2 It has been reported that only 2.4% of 401(k) plans currently offer ESG funds. See Sarah Krouse, Don’t Choose Ethics over Profits in Your 401(k), Government Warns, Wall Street J. (Apr. 27, 2018),; Amy Whyte, For all the Hype, Almost No U.S. Plans Factor in ESG, Institutional Investor (July 23, 2018), (12% of U.S. corporate and health care retirement plans, combined, incorporate ESG criteria).

3 U.S. Department of Labor, Field Assistance Bulletin No. 2018-01 (Apr. 23, 2018),

4 FAB 2018-01 builds on two Obama-era Interpretive Bulletins from 2015 and 2016. The first bulletin, IB 2015-01, relates to plan fiduciaries investing in “economically targeted investments” (ETIs). 80 Fed. Reg. 65,135 (codified at 29 C.F.R. § 2509.2015-01 (2015)). ETIs are investments selected for the economic benefits they create apart from their investment return. The DOL views ESG investing as a subset of the ETI space. The second bulletin, IB 2016-01, relates to plan fiduciaries exercising their shareholder rights primarily through proxy voting and corporate engagement activities. 81 Fed. Reg. 95,879 (codified at 29 C.F.R. § 2509.2016-01 (2016)). These bulletins, in turn, followed previous bulletins from other administrations.

5 In the event plan participants do not make investment elections upon enrollment, investments will be allocated to the plan’s QDIA.  QDIAs are generally diversified investments with appropriate time horizons.

6 A recent U.S. Government Accountability Office (GAO) Report notes that “the quality of data available on ESG factors” is a concern to employee benefit plan managers, and that “in the absence of specific reporting requirements, company disclosures on ESG factors may be incomplete or inaccurate because companies have the discretion to determine what information they provide.” GAO, Retirement Plan Investing: Clearer Information on Consideration of Environmental, Social, and Governance Factors Would be Helpful, GAO-18-398 (May 22, 2018),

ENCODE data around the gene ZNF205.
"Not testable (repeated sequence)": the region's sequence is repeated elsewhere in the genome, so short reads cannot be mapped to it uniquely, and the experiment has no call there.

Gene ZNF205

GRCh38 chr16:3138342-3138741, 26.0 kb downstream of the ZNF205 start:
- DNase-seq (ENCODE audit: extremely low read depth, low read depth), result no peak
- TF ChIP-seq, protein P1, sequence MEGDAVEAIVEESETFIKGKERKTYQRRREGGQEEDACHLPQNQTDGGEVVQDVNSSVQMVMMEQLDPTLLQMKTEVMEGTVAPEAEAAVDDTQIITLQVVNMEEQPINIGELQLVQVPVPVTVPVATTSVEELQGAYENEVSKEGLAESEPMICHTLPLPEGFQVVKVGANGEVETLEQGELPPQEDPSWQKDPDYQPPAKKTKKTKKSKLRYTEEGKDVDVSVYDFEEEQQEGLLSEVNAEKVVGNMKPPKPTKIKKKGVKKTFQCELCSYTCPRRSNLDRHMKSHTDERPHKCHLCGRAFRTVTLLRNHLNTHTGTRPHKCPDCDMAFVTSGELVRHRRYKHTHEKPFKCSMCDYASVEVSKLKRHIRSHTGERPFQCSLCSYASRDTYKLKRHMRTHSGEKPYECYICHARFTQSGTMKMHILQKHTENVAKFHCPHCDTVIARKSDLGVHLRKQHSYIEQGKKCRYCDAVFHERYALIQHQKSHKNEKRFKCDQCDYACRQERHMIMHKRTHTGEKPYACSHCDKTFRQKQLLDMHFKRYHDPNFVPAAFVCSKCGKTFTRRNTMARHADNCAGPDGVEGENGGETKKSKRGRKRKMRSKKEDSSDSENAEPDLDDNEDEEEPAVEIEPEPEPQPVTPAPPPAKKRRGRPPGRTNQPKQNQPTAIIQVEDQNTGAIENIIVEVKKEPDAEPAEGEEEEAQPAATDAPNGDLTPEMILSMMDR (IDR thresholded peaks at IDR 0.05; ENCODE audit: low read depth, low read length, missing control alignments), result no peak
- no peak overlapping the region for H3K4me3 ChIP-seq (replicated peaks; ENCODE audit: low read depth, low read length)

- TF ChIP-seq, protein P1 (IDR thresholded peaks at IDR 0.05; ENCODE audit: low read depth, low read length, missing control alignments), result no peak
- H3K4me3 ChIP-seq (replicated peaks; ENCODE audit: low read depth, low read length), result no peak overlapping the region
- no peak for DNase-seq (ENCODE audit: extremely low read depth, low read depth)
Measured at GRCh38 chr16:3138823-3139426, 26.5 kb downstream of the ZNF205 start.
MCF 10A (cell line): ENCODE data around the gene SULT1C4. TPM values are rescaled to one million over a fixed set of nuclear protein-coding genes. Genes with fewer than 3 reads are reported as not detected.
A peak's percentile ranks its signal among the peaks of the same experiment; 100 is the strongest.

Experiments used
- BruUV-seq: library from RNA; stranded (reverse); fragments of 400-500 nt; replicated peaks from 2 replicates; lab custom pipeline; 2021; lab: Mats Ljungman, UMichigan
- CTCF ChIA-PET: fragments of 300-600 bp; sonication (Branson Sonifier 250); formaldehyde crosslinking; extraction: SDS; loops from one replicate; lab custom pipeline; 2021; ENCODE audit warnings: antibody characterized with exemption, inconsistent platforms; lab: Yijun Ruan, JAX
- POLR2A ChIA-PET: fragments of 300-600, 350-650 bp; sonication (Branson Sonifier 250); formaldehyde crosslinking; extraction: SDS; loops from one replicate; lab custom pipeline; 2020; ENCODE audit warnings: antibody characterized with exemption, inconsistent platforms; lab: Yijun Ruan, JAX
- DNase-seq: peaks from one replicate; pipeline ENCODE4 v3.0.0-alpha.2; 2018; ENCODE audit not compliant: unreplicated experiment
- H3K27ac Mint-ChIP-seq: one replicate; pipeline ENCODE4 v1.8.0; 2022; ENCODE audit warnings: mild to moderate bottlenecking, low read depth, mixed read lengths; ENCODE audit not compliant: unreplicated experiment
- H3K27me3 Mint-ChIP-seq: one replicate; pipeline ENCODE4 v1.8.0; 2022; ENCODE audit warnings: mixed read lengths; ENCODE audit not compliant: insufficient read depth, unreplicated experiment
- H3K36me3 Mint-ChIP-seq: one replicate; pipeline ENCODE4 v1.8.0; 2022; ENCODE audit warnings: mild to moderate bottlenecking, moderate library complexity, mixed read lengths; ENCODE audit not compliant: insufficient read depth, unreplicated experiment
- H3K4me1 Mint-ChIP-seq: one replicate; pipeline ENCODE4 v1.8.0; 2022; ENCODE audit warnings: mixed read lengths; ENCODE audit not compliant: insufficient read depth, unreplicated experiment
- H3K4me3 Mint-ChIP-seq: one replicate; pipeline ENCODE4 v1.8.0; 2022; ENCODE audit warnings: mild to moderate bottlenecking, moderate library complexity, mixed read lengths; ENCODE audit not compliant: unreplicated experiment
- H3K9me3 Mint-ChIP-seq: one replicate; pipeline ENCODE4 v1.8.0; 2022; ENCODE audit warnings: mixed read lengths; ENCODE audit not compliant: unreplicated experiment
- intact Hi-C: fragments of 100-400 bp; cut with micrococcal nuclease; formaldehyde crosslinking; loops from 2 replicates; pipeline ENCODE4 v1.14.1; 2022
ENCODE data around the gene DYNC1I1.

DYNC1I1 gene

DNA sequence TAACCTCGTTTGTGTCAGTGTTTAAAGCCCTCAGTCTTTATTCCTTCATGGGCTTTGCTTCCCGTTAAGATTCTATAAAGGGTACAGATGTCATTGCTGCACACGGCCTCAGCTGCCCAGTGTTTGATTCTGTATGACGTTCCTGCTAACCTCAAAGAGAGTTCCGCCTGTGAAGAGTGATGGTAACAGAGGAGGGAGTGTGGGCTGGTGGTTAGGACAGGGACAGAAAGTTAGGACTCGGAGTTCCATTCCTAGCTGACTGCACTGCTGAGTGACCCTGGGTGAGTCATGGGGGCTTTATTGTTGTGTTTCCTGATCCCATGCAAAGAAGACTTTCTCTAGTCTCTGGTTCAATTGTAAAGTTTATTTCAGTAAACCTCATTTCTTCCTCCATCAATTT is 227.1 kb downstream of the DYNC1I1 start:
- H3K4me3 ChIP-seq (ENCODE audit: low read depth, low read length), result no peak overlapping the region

7 For instance, there is no overarching Securities and Exchange Commission (SEC) rule mandating ESG disclosures in public filings. The SEC published an interpretive release in 2010 addressing how SEC disclosure requirements apply to climate change risks such as climate-related legislation and regulation, international accords, indirect consequences of regulations or business trends, and physical impacts. SEC, Commission Guidance Regarding Disclosure Related to Climate Change, 75 Fed. Reg. 6,290 (2010), Implementation of this SEC guidance has varied widely. By contrast, the 2014/95/EU and 2016/2341/EU directives establish certain requirements for the disclosure of ESG factors.